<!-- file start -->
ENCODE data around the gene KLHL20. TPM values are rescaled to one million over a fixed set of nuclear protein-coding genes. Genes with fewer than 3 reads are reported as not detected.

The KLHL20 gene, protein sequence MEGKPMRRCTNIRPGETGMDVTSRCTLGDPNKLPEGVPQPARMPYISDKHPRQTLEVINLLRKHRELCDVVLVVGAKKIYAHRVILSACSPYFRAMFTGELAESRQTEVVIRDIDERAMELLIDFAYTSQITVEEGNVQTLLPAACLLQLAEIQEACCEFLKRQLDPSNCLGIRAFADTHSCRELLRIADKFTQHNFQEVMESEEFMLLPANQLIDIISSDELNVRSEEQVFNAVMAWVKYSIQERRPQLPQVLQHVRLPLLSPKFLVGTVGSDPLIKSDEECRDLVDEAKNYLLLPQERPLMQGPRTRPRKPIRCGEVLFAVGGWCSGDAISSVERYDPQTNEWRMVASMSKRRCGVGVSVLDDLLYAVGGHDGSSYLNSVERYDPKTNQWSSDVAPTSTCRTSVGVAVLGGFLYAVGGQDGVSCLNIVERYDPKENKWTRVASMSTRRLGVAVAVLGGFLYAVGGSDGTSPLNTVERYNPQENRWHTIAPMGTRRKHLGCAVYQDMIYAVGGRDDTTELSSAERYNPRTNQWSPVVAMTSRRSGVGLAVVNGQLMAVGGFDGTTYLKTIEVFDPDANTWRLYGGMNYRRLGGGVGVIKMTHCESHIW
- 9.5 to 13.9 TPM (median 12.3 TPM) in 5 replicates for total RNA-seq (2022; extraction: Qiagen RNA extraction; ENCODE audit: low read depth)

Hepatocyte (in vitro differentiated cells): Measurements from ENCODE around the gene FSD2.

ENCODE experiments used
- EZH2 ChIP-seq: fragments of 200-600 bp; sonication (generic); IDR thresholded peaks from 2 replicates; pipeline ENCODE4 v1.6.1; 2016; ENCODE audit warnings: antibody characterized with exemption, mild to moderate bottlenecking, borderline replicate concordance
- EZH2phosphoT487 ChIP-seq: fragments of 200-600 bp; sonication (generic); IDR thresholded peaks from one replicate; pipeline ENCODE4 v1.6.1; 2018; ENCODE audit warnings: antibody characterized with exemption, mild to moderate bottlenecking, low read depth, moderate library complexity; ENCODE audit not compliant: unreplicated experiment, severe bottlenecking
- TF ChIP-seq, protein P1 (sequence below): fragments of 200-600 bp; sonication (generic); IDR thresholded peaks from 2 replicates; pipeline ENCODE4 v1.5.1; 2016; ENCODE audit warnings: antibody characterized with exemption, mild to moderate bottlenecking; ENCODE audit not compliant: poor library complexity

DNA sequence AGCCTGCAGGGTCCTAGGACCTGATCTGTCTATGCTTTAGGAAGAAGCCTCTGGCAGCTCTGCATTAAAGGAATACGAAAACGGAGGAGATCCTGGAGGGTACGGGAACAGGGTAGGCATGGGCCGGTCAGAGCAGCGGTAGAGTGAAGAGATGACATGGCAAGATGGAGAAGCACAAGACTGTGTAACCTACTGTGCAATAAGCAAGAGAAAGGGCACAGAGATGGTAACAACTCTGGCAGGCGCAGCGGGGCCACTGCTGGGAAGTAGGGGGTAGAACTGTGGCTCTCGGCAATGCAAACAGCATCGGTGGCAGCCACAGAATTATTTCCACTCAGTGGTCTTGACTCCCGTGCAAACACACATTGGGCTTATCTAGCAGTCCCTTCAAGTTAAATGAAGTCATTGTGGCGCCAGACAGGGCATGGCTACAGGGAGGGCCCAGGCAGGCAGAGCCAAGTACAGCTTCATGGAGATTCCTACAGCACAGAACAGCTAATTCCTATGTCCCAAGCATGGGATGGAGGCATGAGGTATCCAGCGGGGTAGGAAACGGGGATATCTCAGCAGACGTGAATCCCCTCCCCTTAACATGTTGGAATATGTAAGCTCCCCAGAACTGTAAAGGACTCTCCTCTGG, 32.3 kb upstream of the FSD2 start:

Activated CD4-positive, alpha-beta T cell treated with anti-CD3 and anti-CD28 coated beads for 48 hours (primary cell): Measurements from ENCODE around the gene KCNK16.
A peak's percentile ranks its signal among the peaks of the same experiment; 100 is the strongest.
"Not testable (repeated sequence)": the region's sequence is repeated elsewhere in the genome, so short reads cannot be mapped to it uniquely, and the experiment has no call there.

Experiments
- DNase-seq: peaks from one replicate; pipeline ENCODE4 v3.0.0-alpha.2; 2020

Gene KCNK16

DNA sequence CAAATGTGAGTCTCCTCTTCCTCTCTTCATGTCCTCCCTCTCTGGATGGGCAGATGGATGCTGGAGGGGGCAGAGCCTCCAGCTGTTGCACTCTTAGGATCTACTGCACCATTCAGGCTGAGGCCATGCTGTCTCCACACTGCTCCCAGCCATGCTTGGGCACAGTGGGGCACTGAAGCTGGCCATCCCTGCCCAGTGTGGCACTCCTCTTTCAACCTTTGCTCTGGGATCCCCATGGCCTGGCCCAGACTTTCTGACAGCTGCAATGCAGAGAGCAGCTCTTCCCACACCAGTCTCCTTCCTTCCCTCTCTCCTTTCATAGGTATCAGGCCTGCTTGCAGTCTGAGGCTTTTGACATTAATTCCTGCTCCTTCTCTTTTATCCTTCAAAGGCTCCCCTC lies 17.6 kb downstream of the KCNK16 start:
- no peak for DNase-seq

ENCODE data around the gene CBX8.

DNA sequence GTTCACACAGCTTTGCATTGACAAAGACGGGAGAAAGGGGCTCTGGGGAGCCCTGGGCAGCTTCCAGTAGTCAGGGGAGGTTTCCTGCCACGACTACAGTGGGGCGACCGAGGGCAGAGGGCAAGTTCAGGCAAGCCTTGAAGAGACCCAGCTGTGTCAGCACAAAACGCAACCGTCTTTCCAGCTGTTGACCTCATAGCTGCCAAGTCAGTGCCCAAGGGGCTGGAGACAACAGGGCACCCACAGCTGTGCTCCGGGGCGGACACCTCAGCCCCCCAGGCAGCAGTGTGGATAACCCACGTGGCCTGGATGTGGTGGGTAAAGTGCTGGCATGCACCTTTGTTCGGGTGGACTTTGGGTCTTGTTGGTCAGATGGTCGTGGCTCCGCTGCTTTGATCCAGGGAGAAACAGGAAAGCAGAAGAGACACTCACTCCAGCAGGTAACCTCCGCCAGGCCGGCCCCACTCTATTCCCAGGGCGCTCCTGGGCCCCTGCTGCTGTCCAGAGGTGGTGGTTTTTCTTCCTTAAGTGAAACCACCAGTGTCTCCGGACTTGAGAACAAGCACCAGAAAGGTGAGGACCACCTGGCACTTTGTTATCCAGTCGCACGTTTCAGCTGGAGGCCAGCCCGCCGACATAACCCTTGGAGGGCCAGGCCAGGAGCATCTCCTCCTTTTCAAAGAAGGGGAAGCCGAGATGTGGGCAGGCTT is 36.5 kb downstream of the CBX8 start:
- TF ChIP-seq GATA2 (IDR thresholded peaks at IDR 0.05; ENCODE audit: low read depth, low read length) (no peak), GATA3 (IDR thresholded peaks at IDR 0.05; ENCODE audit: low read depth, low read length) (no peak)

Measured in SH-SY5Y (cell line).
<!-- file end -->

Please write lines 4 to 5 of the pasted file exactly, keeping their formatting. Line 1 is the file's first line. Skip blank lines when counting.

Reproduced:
Hepatocyte (in vitro differentiated cells): Measurements from ENCODE around the gene FSD2.

ENCODE experiments used